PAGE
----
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Baba Baby O

Baba Baby O Movie Review

by rameshe

Critic’s Rating : 3.0 / 5

Baba Baby O Movie Review : A love story that celebrates fatherhood

Boy meets girl, they fall in love, get married and go the family way. Haven’t we all seen similar plots in umpteen movies? What makes Baba, Baby O… different here is that it tells the story of a single father who chooses to live life on his own terms. Over the years, there have been some really great movies that have showcased the challenges and struggles of a single mother. But this film celebrates fatherhood by following the everyday struggles of a man trying to navigate problems of his love life, family and career to the best of his abilities.

Directed by Aritra Mukherjee, the film deals with the complex subject of surrogacy without getting too preachy. But that’s only a small part of the film. At the end of the day, Baba, Baby O… is the story of a man who first becomes a father and then meets the ‘O’ or the other important person in his life.

The film sees Jisshu U Sengupta as Megh Roddur, an engineer and a father to twins, and debutante Solanki Roy aka Brishti, who is the owner of a kids’ toy shop. After winning support from his parents, a 40-something bachelor Megh decides to have babies through surrogacy. But life takes a U-turn after he meets Brishti at a toy shop. When it comes to kids, Megh and Brishti are poles apart. While Megh adores children, Brishti hates them.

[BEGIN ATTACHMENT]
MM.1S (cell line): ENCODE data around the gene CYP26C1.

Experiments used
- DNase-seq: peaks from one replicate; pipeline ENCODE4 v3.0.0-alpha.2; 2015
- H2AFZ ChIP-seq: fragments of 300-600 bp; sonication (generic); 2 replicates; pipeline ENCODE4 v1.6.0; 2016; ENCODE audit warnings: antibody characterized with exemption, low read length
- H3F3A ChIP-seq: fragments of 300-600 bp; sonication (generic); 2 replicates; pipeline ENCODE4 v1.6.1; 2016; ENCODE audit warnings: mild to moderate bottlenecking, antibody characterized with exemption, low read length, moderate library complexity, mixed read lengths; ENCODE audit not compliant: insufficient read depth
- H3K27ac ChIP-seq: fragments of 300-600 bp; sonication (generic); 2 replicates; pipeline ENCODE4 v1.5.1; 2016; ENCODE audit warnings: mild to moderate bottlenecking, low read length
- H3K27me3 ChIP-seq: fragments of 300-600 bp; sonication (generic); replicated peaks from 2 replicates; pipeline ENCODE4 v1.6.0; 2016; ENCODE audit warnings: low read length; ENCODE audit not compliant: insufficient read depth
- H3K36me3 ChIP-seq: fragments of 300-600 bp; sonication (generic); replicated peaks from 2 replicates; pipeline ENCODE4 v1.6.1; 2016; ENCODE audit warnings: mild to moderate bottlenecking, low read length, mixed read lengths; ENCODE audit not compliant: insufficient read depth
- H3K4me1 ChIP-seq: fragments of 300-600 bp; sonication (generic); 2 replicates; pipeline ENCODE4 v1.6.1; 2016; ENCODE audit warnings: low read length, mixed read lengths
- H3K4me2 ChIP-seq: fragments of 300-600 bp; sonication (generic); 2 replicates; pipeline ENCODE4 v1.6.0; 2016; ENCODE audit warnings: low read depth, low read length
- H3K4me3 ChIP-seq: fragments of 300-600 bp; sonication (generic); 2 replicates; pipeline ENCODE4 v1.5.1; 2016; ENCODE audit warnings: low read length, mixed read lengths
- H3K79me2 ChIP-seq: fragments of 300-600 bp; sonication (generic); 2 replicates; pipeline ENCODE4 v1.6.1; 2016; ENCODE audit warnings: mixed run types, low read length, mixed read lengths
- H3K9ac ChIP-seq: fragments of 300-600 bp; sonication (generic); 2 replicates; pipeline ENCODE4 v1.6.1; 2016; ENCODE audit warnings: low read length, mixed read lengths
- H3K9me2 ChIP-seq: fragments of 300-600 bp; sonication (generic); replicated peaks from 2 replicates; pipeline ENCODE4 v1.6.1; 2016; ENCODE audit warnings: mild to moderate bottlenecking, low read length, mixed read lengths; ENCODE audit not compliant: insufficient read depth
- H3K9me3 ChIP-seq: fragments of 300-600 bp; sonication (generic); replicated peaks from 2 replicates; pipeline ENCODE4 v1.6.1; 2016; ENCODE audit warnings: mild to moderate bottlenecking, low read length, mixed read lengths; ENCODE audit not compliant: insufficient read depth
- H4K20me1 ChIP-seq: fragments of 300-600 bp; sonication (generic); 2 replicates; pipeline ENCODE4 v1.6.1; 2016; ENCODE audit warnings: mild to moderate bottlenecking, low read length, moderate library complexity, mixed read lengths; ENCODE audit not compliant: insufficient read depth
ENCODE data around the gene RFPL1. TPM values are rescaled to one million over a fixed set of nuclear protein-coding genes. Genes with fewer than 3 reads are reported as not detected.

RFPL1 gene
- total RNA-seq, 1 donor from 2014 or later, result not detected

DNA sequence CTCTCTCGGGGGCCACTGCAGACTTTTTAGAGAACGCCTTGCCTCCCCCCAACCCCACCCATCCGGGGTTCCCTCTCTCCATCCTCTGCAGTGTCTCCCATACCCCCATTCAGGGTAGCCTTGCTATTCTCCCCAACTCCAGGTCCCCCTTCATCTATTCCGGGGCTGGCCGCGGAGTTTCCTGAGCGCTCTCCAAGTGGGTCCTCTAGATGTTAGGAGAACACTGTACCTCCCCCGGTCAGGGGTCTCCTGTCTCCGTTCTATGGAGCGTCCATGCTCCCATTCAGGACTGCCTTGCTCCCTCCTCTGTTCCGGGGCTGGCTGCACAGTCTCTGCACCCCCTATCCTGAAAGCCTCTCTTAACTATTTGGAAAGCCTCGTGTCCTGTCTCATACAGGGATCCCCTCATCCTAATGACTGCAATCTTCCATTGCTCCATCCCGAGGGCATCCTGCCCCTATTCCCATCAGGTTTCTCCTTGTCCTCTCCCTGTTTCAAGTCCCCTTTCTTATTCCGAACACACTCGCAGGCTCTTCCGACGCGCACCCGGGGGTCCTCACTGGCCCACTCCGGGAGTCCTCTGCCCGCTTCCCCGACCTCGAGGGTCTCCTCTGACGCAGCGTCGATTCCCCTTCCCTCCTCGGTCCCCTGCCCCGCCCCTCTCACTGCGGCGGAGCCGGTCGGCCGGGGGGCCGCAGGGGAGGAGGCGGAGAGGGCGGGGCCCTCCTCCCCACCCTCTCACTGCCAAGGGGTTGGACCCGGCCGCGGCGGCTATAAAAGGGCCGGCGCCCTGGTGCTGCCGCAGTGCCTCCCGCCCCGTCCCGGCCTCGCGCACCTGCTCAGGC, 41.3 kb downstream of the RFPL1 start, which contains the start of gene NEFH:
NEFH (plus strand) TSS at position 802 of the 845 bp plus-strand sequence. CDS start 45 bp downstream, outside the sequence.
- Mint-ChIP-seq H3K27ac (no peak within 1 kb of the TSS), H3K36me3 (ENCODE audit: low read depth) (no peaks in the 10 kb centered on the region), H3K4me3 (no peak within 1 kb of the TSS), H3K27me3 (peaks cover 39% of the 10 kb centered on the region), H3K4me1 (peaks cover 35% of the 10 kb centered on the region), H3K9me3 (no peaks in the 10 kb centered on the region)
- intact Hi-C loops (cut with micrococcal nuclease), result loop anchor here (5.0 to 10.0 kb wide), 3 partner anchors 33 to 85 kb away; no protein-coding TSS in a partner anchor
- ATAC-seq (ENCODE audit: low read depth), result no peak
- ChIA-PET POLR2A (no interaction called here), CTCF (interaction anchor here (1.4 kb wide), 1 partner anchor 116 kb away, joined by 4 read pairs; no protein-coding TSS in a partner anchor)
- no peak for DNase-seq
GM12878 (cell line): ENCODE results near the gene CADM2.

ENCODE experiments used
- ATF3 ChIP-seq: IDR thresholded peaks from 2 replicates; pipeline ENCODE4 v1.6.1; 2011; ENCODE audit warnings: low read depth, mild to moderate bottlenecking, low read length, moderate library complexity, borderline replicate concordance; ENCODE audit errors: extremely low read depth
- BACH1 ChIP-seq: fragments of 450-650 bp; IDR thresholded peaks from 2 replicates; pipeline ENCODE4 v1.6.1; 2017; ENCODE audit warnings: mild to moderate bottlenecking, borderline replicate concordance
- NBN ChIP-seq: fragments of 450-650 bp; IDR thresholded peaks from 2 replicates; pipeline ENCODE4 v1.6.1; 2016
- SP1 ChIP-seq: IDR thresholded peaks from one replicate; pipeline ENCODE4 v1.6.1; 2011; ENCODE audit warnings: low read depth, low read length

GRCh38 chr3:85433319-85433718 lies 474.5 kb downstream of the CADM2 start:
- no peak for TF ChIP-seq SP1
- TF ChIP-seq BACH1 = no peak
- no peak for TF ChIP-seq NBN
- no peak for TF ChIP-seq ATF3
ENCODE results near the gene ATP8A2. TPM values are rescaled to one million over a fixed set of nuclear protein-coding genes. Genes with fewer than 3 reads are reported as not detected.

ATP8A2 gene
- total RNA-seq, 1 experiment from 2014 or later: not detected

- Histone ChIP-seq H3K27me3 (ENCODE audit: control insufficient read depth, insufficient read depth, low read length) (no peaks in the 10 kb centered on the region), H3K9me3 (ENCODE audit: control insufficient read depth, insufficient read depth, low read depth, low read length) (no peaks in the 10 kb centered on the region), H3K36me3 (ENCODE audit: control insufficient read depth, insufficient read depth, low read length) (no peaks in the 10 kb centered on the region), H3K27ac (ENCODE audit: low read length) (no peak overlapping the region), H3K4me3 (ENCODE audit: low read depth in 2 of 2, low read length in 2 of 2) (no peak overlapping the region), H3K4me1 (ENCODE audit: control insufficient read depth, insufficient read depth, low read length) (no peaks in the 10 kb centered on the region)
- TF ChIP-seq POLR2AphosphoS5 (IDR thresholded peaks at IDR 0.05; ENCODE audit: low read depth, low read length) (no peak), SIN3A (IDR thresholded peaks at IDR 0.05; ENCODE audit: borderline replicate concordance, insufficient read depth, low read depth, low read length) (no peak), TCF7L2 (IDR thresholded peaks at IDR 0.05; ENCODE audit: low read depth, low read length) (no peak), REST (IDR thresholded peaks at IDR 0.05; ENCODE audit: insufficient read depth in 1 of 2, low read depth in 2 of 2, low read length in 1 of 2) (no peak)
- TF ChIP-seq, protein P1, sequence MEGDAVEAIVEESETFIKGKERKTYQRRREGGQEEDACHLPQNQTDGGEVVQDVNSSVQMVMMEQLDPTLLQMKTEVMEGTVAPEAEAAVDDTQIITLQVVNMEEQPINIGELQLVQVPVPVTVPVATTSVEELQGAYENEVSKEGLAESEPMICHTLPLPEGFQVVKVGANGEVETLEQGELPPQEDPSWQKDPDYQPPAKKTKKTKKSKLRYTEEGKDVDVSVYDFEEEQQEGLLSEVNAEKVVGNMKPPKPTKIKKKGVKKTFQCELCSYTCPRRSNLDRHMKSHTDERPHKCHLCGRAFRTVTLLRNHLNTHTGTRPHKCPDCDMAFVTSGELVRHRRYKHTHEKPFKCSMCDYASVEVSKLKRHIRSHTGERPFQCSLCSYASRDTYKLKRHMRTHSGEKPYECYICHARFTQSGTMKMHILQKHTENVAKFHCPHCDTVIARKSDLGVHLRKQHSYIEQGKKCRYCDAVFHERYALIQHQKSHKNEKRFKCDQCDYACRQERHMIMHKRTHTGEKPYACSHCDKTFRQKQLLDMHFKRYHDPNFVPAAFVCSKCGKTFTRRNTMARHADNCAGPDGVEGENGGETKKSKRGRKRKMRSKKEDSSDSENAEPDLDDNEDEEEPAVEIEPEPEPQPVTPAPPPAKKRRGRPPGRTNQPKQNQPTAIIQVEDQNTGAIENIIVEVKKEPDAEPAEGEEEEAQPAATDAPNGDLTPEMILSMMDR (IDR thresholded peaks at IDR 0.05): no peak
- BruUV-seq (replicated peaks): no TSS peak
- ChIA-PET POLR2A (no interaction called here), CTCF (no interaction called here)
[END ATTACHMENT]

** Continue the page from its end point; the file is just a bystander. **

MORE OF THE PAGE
Performance wise, Jisshu is natural as usual and delivers his part convincingly. Solanki is sweet, but how we wish she added a little more spunk to her character. The duo’s chemistry in the film is definitely not one of its talking points. Instead, peripheral characters such as Bidipta Chakraborty as Brishti’s mother, Reshmi Sen and Rajat Ganguly as Megh’s parents Ramen and Molina Chattopadhyay and Mainak Banerjee as Megh’s best friend, Raja, genuinely manage to touch the audiences’ hearts. The screen comes alive with Rajat and Mainak’s comic timing. The scenes, where Ramen imagines Raja entering the house as Megh’s life partner or when Raja seeks inspiration from ’90s Bollywood movies and tries to assess the future of Megh and Brishti’s love story with, “Palat, palat…” is enjoyable. Gourab Chatterjee does justice to his role as Shouvik, Brishti’s fiancé. Even the babies in the film look adorable.

The music of the film by Chamok Hasan is worth a mention. The song, Ei mayabi chander raate, is not only catchy, but captures the emotional state of the protagonist quite well. As for the drawbacks, the film’s pace and the somewhat predictable storyline let us down a bit. The film drags at times and leaves scope for better editing. The dialogues lack punch.

No doubt surrogacy, as a subject, is topical. Not many are still aware of the nuances, also the way society looks at it. But its treatment seems to be a bit lack-lustre. We expected much more from the director who made his debut with an entertainer like Brahma Janen Gopon Kommoti.

However, those looking for an opportunity to catch a film in a theatre after a long time can give it a shot.

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